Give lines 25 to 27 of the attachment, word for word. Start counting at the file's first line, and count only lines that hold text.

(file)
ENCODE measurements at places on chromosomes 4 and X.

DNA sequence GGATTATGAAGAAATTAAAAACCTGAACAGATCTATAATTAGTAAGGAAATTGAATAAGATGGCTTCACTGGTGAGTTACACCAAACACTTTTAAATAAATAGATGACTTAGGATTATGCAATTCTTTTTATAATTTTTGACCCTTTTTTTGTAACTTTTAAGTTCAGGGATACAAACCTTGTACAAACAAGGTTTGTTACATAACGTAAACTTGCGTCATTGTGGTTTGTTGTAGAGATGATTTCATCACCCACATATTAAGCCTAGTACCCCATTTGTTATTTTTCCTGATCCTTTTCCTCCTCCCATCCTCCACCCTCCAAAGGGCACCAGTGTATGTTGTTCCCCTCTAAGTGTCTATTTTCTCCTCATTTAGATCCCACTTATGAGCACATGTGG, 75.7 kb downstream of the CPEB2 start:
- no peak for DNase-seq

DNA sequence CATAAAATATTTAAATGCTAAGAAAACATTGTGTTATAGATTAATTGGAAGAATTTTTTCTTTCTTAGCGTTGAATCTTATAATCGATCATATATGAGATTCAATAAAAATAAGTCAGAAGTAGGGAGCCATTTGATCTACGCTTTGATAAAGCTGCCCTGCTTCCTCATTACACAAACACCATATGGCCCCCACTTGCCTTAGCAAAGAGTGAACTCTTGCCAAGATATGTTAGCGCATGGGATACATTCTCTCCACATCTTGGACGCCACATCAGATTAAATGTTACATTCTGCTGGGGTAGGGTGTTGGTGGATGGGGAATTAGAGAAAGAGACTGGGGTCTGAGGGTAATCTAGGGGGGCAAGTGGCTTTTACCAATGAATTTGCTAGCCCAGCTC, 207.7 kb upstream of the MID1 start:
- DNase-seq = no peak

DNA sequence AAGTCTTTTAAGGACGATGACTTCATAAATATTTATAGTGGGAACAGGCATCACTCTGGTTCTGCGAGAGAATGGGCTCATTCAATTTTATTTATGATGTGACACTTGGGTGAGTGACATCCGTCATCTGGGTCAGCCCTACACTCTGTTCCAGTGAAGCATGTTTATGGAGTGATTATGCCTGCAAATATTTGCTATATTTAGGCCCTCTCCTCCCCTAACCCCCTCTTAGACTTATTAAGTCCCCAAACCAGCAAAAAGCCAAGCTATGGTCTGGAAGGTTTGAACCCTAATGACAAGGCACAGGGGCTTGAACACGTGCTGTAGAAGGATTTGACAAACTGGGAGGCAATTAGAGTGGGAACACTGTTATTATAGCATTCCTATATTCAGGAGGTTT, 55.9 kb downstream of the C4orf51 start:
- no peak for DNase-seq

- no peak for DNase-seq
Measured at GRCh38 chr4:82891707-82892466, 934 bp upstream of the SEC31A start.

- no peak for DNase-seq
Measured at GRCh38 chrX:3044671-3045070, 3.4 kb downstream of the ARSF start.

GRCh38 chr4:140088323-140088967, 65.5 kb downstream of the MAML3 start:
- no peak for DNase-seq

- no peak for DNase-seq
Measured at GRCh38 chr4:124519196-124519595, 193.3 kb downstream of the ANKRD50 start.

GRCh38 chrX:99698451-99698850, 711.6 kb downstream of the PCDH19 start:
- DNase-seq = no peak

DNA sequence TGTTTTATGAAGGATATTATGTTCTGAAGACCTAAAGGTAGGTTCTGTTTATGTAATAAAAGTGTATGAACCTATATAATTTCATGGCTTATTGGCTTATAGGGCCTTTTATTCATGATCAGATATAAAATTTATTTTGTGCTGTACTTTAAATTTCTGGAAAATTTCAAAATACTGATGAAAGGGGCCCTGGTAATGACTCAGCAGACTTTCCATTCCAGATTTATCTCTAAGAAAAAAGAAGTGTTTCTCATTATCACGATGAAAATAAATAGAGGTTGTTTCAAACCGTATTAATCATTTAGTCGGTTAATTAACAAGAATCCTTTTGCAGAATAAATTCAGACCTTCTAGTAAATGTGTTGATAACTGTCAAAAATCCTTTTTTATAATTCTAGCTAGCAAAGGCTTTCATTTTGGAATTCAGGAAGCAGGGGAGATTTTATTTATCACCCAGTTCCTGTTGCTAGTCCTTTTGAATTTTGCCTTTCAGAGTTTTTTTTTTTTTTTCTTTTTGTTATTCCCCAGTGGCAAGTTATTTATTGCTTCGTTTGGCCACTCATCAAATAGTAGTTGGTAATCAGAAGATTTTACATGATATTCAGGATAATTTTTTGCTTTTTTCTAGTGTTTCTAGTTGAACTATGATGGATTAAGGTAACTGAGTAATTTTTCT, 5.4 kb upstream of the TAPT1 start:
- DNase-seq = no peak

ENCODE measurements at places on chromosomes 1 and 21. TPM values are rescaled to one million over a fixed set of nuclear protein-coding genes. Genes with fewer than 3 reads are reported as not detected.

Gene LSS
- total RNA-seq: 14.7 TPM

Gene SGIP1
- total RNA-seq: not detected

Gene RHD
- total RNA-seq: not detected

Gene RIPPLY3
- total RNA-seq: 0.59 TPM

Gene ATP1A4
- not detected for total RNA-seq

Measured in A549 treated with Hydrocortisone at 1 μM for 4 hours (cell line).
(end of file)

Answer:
Gene RHD
- total RNA-seq: not detected

Gene RIPPLY3